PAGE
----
Tuesday, November 30, 2021
Noelle Partridge (another super-adorable name for a holiday rom-com) loves Christmas. She always plans major activities for her and her best friends, and she and her father always team up to try and have the best holiday they can, because it helps them deal with the loss of her mother.
But this year, her friends are making every excuse not to do Christmas activities and her father is barely paying any attention to her or the upcoming holidays. So when one of her best babysitting clients asks her to accompany their family on a ski trip over the holidays, she jumps at the chance. The snow can awaken her spirit and she can make lots of money to help pay for Beacon, the exclusive ballet school she wants to attend.
What she doesn’t count on, however, is the arrival of Wyatt, her babysitting charges’ older stepbrother. Wyatt is a fantastic dancer at Beacon and Noelle has an enormous crush on him. Of course, things are awkward and Wyatt doesn’t understand why Noelle is there with his family, but after a while they both let their guards down and share their anxieties and sadness with each other.
This is a YA novel which definitely skews really young, so it would be perfect for younger readers. There’s none of the heavy emotional angst or mature themes you usually find in YA books. It's a cute read!
Patchett is a total auto-buy author for me. I’ve read all of her fiction and even though I’m not a huge nonfiction fan, I devoured her memoir and her previous essay collection. So needless to say, when I heard she had a new book of essays coming out, I had to purchase it immediately.
There’s just something about the way Patchett writes that just draws me in. There’s a quiet beauty to her words, and her essays feel like stories in many ways. I was utterly captivated by characters I’ll never meet but I was fully invested in their lives.
These essays dealt with topics such as marriage, family, writing, friendship, people she admires, her love for knitting and Snoopy, and more. Each one is insightful and what I love so much about her writing is that she never belabors a point or uses 50 words when 10 will do.
My favorite essay in the collection is the title one, the longest in the collection by far. When Tom Hanks agrees to do the audiobook of The Dutch House, Patchett forges a connection with his assistant, Sooki, a connection that transcends schedules and logistics and blossoms into a life-changing friendship. This essay truly could’ve been a novel.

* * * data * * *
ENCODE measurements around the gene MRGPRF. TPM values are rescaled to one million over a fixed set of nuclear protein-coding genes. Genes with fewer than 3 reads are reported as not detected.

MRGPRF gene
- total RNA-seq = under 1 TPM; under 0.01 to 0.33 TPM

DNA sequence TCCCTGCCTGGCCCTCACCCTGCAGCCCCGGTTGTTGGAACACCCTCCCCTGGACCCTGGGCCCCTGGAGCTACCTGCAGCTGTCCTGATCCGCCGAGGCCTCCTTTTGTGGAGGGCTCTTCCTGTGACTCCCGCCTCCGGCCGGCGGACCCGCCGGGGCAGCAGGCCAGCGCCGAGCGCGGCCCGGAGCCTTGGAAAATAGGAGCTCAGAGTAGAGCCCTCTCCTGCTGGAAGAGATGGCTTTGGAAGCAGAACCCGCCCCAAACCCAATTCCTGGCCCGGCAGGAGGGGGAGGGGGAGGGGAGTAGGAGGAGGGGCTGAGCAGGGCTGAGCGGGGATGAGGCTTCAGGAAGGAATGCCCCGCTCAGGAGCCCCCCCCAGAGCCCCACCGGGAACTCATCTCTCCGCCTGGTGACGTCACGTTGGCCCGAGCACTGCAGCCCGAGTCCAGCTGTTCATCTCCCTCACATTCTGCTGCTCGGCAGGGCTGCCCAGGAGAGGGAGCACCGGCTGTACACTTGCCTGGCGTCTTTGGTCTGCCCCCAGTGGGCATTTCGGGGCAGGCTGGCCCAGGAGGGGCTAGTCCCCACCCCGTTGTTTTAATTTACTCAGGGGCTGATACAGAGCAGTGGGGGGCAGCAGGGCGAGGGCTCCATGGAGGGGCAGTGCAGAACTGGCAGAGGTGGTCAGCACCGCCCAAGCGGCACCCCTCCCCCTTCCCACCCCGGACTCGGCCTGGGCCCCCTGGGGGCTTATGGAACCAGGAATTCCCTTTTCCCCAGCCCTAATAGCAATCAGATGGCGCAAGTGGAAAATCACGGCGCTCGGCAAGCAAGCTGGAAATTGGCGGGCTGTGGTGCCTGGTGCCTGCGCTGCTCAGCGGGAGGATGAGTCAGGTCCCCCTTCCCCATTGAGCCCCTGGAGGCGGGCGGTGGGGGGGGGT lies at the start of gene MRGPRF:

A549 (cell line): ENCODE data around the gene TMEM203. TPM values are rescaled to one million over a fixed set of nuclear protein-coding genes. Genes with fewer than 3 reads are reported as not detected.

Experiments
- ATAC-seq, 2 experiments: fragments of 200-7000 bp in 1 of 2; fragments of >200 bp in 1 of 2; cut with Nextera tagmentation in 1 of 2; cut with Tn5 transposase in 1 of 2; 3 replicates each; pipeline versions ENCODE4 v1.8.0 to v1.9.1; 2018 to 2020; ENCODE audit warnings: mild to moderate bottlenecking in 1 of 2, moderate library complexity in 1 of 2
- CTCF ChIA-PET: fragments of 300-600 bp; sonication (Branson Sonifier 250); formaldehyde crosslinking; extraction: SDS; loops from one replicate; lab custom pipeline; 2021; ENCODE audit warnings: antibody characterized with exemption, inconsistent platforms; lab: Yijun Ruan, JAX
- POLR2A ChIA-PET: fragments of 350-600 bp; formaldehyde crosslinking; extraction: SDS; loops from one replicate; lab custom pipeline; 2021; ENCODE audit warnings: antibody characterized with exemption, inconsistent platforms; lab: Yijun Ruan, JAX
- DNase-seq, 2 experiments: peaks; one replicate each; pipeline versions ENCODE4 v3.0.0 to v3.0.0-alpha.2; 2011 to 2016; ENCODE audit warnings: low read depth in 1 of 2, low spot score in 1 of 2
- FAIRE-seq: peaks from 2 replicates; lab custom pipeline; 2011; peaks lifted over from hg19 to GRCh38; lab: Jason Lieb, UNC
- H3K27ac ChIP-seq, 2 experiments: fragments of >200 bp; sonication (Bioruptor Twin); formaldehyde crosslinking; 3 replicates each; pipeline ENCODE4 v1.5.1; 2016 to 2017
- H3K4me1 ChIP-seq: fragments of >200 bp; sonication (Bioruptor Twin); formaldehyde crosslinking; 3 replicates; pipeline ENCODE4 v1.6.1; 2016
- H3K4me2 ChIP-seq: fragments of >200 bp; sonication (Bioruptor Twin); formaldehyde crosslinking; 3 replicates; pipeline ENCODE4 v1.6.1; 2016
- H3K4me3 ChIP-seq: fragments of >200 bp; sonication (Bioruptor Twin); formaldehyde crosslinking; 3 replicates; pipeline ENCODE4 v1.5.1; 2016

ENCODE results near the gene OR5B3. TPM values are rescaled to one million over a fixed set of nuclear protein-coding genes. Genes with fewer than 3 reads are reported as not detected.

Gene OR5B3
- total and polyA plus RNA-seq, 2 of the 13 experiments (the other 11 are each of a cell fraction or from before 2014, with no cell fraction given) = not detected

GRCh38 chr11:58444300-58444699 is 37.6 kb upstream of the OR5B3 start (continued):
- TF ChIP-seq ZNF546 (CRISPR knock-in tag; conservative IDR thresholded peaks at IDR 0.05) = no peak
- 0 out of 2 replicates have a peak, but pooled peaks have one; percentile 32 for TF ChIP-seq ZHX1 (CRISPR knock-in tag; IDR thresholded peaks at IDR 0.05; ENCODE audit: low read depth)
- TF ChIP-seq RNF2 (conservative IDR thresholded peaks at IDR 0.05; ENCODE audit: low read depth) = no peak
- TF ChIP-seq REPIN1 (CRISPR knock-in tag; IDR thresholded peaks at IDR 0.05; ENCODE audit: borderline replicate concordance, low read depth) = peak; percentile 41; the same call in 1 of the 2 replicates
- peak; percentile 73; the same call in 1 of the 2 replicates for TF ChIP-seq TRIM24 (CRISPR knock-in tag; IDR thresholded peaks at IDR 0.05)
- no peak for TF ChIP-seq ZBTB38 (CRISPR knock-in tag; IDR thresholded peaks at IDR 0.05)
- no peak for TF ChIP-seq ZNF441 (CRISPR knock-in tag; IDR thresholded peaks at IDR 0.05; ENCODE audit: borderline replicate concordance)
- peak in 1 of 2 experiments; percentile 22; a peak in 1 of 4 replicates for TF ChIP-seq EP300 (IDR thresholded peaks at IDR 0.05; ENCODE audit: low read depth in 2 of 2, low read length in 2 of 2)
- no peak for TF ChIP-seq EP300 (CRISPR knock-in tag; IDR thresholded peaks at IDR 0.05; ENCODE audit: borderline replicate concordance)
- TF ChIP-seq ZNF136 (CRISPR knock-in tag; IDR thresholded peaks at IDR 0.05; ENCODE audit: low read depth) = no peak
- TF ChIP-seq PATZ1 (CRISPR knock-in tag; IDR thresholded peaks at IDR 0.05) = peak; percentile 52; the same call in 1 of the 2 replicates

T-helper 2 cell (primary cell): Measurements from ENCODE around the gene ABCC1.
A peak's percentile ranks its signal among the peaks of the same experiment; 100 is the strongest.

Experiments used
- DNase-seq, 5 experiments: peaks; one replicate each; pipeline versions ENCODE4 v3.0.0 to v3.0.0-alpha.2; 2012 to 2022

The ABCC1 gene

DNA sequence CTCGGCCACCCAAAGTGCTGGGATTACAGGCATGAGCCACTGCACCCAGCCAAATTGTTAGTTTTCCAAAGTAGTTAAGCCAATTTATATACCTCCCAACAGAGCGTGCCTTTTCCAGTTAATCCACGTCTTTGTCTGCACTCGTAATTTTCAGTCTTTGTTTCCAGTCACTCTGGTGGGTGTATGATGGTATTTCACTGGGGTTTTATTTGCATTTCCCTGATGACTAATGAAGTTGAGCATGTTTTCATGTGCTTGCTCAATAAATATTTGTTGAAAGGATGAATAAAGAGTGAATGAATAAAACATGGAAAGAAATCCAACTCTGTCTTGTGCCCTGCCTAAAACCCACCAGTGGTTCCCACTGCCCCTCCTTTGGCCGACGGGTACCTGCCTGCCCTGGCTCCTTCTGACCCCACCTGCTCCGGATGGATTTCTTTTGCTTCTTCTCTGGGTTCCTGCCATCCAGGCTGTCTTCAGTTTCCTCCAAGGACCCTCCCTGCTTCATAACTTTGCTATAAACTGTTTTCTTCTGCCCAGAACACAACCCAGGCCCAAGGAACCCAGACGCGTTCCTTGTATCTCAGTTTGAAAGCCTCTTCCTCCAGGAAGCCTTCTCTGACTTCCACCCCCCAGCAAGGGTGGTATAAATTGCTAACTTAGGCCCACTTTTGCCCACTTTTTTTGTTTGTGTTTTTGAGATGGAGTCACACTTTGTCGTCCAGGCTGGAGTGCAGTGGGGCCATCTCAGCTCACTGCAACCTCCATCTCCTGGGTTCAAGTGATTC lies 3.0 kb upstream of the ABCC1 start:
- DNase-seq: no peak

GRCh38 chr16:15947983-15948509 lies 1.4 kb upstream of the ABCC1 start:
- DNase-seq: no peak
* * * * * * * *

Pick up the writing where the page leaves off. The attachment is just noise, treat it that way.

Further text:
Even though I don’t follow a lot of Bookstagram trends, yay me for getting in another book for #NonfictionNovember just under the wire!
Happy Hanukkah to those who celebrate! I don’t know about you, but for me, growing up Jewish was always a little tough on the holidays, because not a tremendous amount of attention was paid to Hanukkah. People don’t go Hanukkah caroling, and Charlie Brown and his gang didn’t mark the Festival of Lights. But I always loved the Christmas spirit and all that came with it.
Rachel loves Christmas, too, but since her father is a prominent rabbi, she has to keep that hidden. She also has to hide the fact that she’s actually a best-selling Christmas romance author. But when her editor says that their readers are tiring of the same-old holiday stuff and want something different—maybe a Hanukkah romance—Rachel is at a loss. Where will she find inspiration for that?
Inspiration enters in the form of Jacob Greenberg, the handsome festival organizer and mastermind behind the exclusive Matzah Ball. Jacob also happens to be Rachel’s first love—and heartbreak—back from their preteen summer camp days. And even though she still holds a bit of a grudge, she’s determined to get a ticket to the Matzah Ball.
I loved the representation in this book. Not only were there Jewish MCs and Shabbat candles, but Rachel also had chronic fatigue syndrome, and the book dealt with the mistreatment and prejudice and pity many with invisible illnesses face.
The thing that worked the least for me was the romance, believe it or not. I didn’t feel a ton of chemistry between Rachel and Jacob, and the pranks he played on her would’ve knocked him off my list, lol.